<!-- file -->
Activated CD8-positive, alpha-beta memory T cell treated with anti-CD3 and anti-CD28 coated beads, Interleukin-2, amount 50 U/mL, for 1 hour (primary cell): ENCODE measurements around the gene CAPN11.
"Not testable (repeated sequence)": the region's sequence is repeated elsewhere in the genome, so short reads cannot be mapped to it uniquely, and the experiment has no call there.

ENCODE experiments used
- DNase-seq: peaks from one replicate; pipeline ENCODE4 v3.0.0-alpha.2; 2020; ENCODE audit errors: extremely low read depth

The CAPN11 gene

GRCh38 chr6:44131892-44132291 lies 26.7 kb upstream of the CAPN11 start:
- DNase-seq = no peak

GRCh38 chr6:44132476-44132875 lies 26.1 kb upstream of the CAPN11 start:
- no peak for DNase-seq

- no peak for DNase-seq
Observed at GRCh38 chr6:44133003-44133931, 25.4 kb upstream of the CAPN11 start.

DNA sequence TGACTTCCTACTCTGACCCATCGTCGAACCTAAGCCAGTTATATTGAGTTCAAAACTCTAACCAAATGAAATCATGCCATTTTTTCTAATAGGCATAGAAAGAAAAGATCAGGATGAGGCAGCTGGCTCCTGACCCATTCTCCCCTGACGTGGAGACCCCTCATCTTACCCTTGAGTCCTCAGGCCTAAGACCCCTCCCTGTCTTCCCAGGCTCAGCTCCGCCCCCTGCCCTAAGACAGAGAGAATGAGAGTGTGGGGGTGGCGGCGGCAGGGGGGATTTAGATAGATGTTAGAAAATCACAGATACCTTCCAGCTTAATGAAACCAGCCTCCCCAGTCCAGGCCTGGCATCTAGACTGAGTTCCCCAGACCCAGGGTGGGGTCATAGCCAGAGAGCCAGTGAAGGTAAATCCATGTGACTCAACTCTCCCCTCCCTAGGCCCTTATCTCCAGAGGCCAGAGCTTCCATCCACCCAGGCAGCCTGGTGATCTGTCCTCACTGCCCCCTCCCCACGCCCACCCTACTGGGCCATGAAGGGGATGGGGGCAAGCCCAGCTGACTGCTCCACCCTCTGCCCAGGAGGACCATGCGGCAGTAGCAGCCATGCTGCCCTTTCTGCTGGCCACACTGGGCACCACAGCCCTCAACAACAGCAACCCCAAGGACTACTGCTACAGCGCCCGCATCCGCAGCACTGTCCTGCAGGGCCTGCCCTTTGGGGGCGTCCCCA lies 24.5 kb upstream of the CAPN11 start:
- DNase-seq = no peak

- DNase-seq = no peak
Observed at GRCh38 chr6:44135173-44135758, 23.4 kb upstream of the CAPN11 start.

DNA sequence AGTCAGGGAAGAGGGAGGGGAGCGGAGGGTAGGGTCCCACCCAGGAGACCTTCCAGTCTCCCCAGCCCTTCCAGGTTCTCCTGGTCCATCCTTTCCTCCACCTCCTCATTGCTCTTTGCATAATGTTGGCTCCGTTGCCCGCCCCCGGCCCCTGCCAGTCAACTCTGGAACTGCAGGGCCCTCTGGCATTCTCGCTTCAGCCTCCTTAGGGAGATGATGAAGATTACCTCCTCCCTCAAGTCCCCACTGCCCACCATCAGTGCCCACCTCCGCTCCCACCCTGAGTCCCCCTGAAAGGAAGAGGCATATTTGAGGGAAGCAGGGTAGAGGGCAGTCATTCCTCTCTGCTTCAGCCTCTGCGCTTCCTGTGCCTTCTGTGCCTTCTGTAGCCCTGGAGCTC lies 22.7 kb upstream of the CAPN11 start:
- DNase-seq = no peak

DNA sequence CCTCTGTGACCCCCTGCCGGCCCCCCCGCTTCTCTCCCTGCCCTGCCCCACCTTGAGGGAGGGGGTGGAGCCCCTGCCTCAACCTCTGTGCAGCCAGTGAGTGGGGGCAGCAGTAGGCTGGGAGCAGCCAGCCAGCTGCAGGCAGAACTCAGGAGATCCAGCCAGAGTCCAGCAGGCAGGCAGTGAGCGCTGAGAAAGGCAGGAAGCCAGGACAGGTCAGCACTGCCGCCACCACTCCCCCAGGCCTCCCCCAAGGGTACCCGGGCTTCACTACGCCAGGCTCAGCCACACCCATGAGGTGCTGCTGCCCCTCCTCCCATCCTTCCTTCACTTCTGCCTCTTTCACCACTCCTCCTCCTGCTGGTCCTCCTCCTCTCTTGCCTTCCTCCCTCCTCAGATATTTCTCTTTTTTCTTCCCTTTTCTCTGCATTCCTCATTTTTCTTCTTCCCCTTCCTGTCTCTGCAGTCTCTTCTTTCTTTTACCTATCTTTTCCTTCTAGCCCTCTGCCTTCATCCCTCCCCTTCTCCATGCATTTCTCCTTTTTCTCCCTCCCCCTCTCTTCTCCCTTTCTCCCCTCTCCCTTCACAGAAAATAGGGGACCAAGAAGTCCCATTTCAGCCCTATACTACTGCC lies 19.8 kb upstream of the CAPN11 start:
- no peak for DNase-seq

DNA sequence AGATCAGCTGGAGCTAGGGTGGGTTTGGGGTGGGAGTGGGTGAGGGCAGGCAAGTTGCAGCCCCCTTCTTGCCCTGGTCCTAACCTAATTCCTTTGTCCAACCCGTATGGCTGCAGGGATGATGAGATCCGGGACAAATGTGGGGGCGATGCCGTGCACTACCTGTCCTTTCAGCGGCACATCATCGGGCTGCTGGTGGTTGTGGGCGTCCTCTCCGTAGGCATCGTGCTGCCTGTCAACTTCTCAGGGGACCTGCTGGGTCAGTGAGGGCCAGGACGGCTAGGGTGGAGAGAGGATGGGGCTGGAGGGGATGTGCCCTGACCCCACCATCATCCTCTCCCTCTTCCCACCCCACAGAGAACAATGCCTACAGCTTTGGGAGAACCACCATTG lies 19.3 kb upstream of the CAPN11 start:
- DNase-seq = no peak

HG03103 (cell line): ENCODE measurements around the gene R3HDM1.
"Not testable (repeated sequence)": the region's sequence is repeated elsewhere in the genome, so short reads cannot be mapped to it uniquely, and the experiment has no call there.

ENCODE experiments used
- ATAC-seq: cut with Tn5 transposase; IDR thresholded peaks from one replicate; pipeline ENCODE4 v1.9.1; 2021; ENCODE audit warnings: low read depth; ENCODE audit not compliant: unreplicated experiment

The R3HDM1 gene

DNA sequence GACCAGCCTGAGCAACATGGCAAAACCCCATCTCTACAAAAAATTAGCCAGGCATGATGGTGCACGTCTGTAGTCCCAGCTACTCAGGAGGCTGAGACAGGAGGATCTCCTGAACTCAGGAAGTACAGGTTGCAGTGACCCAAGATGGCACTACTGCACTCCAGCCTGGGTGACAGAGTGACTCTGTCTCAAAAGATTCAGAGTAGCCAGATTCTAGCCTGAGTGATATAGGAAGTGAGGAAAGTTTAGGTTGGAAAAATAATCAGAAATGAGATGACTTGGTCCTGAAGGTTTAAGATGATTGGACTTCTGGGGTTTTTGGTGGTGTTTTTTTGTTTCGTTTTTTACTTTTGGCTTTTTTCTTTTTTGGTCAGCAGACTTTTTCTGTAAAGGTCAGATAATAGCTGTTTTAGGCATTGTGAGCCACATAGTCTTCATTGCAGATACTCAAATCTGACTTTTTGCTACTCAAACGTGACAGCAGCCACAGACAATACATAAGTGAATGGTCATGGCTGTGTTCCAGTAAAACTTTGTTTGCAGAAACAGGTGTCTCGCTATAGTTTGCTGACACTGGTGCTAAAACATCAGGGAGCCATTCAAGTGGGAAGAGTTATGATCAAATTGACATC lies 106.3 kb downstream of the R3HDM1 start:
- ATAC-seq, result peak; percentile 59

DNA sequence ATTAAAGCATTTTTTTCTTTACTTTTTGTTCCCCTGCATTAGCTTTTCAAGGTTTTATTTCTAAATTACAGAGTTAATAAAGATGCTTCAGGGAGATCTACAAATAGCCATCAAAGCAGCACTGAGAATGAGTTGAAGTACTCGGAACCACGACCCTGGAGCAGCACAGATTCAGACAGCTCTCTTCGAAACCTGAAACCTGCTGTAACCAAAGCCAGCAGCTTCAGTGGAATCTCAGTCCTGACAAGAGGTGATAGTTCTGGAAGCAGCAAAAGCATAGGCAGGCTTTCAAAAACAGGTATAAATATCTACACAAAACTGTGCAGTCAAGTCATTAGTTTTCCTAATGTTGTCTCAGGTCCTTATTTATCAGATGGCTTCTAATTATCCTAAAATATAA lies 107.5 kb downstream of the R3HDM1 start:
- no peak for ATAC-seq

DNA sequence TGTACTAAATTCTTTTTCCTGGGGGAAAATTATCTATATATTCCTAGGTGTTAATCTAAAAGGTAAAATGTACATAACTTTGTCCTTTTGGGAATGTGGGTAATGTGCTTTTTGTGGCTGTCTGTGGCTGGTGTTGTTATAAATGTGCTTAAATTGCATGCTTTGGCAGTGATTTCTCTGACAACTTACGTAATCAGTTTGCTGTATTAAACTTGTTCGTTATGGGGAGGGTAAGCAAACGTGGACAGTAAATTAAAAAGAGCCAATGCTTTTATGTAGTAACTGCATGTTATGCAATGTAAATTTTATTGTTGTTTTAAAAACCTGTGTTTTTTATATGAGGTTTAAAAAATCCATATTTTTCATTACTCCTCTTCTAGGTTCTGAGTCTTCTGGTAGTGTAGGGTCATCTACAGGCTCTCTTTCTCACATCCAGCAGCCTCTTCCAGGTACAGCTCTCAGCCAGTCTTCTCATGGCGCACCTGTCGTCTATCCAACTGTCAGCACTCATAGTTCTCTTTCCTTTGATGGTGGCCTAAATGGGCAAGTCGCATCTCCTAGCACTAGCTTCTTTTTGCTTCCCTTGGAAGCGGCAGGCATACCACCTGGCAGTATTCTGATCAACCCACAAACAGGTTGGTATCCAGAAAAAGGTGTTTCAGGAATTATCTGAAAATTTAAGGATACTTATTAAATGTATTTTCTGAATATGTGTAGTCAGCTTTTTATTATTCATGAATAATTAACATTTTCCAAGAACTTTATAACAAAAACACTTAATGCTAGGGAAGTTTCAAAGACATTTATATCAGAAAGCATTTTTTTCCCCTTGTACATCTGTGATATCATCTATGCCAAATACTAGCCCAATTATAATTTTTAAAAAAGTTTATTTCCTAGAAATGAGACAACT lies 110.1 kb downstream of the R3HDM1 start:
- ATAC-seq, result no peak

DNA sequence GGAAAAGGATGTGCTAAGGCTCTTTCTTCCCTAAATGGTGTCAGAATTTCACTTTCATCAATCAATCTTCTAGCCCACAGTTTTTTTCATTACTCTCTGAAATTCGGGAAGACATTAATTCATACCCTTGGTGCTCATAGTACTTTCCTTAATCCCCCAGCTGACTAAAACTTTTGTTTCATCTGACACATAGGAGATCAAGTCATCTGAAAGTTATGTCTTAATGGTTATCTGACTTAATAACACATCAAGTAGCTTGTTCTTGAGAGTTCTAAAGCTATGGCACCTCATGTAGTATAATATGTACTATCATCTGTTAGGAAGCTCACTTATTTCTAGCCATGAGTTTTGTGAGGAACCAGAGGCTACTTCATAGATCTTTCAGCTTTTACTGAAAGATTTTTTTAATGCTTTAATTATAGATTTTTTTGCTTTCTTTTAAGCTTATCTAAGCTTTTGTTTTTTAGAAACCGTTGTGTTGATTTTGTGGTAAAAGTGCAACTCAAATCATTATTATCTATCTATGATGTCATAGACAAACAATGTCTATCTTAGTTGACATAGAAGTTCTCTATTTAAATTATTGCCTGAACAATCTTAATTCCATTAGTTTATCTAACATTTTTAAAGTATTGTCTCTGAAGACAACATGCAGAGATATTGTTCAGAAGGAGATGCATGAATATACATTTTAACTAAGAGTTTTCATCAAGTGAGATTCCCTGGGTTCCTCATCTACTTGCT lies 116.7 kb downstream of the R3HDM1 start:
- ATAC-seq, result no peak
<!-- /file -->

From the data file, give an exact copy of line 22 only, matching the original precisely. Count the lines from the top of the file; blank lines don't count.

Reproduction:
HG03103 (cell line): ENCODE measurements around the gene R3HDM1.